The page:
I’d probably want to ensure that everyone in the world had access to clean drinking water. It’s such a basic need that so many of us take for granted. I’d probably go back to school to start learning more about/researching desalinization methods and would work to make a scalable, affordable option.

Tell us a secret.

When I really need to focus and get stuff done, I listen to really loud hard rock music (think Marilyn Manson, Nine Inch Nails, etc.). If you met me, you’d be shocked.

What are your three favorite online tools or resources/ and what do you love about them?

1.  Hubspot – It’s totally game-changing with inbound marketing. It’s helping us learn so much about our website and our potential clients.
2.  Instapaper – It’s so great to be able to save all the articles, sites, stories, etc. that I want to look at when I have time in one place. Great for when you have an unexpected 15 minutes sans book.
3.  Soundhound – I’m a music junkie, so being able to know what sound is playing and then instantaneously download it wherever I am is genius.

What is the one book that you recommend our community should read and why?

Life by Keith Richards. For starters, I’m a huge music fan, but more importantly, I like to read books (biographies mainly) about people in a variety of fields. This book really showcases his/the Rolling Stones’ scrappiness when they were first getting started, and it’s really inspirational.

Three people we should follow on Twitter and why?

1.  Tim Ferriss – So many amazing resources for people starting businesses, and his travel recommendations are amazing.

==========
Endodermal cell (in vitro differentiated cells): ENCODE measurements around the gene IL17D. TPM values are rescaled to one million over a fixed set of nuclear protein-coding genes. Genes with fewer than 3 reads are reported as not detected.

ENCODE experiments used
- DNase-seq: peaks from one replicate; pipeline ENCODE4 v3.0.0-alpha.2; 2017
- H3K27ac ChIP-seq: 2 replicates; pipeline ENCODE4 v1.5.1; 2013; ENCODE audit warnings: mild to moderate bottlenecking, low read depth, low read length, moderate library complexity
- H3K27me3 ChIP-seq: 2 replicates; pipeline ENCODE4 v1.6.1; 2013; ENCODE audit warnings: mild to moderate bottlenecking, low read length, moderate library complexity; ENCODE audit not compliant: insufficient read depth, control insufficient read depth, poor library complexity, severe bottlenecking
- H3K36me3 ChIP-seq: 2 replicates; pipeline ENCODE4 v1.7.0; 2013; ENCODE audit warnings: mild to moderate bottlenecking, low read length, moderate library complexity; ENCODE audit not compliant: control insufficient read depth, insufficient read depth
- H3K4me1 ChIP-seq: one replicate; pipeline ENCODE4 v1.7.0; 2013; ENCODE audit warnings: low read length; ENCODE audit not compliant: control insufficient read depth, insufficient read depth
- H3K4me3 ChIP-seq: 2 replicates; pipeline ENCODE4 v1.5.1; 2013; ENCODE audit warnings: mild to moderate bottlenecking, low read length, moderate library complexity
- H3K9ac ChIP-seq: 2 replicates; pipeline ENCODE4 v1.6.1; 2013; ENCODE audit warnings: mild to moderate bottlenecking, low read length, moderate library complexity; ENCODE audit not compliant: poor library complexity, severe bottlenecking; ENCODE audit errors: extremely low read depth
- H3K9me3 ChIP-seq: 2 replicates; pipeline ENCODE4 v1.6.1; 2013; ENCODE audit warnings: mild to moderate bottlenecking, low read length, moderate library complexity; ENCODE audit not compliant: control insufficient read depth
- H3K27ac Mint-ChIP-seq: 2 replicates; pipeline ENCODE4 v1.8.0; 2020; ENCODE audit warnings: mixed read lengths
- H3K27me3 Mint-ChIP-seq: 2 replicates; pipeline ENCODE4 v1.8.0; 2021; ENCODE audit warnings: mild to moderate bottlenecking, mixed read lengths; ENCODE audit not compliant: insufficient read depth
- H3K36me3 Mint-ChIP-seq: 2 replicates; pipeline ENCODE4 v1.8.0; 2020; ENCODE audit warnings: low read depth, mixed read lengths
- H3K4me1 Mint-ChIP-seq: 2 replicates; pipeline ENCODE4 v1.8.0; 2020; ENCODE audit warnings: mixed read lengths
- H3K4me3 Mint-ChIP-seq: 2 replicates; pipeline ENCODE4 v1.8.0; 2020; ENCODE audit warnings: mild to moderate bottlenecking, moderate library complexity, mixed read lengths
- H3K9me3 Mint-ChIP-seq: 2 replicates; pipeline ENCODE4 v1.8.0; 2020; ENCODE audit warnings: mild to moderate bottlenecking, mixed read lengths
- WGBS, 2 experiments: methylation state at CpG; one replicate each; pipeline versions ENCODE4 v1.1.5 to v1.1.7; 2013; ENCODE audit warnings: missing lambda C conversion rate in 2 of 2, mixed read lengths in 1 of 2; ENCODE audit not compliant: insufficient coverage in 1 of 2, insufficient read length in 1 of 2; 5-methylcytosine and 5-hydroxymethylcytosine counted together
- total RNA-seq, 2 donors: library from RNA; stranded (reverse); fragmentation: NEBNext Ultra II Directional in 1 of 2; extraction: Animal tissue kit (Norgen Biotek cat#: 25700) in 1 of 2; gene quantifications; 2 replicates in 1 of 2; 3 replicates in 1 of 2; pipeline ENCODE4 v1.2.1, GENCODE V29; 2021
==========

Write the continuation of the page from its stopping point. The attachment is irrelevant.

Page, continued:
2.  Sean Carasso – Seriously the most badass person I’ve ever encountered. He founded Falling Whistles, a hybrid business/non-profit seeking to transform the DRC and end the violence there. Amazing person!
3.  Gary Vaynerchuk – Super-entertaining, but amazingly useful info. And you gotta love a hustler. 😉

When was the last time you laughed out loud? What caused it?

Every day! My boyfriend and I have tons of inside jokes that literally crack me up all day. Most recently, though, I hit him with a tennis ball pretty hard (by accident, of course) and was literally dying laughing for a good five minutes.

Who is your hero?

On a personal level, it is definitely my parents. The amount of energy, love and resources they’ve devoted to me and my brother over the years is astounding, and our success makes them so incredibly happy that it just makes me even more motivated to succeed.

What is the hardest thing you’ve dealt with as an entrepreneur?

I think the one main struggle was the “solo-ness” of being an entrepreneur. I started the business in December 2005 in New York and didn’t hire my first employee until June 2006, so I remember that being a very cold, lonely winter, albeit an exciting one as I was on the precipice of something great. However, just as I was really ramping things up in New York, an opportunity came along in London in November 2007, and I ended up moving there alone to set up another office for my company. I really only knew two people in the entire city and worked from my tiny apartment or Whole Foods. It was really lonely at first, but I decided not to get cable and forced myself to go out and do things each night to get connected with the city, which I quickly fell in love with.

What is your favorite place to forget about work?

Montauk! I’ve been going there since the summer of 2001 (before anyone thought it was cool) and literally fell in love with it. I was pre-med at the time, and it was the summer after my freshman year at Princeton, and I just wanted one last “fun” summer, so I moved out there (alone) and became a lifeguard. I met so many great friends and fell in love with the place. Every time I’m out there, there’s a certain sense of calm that everything is where it needs to be.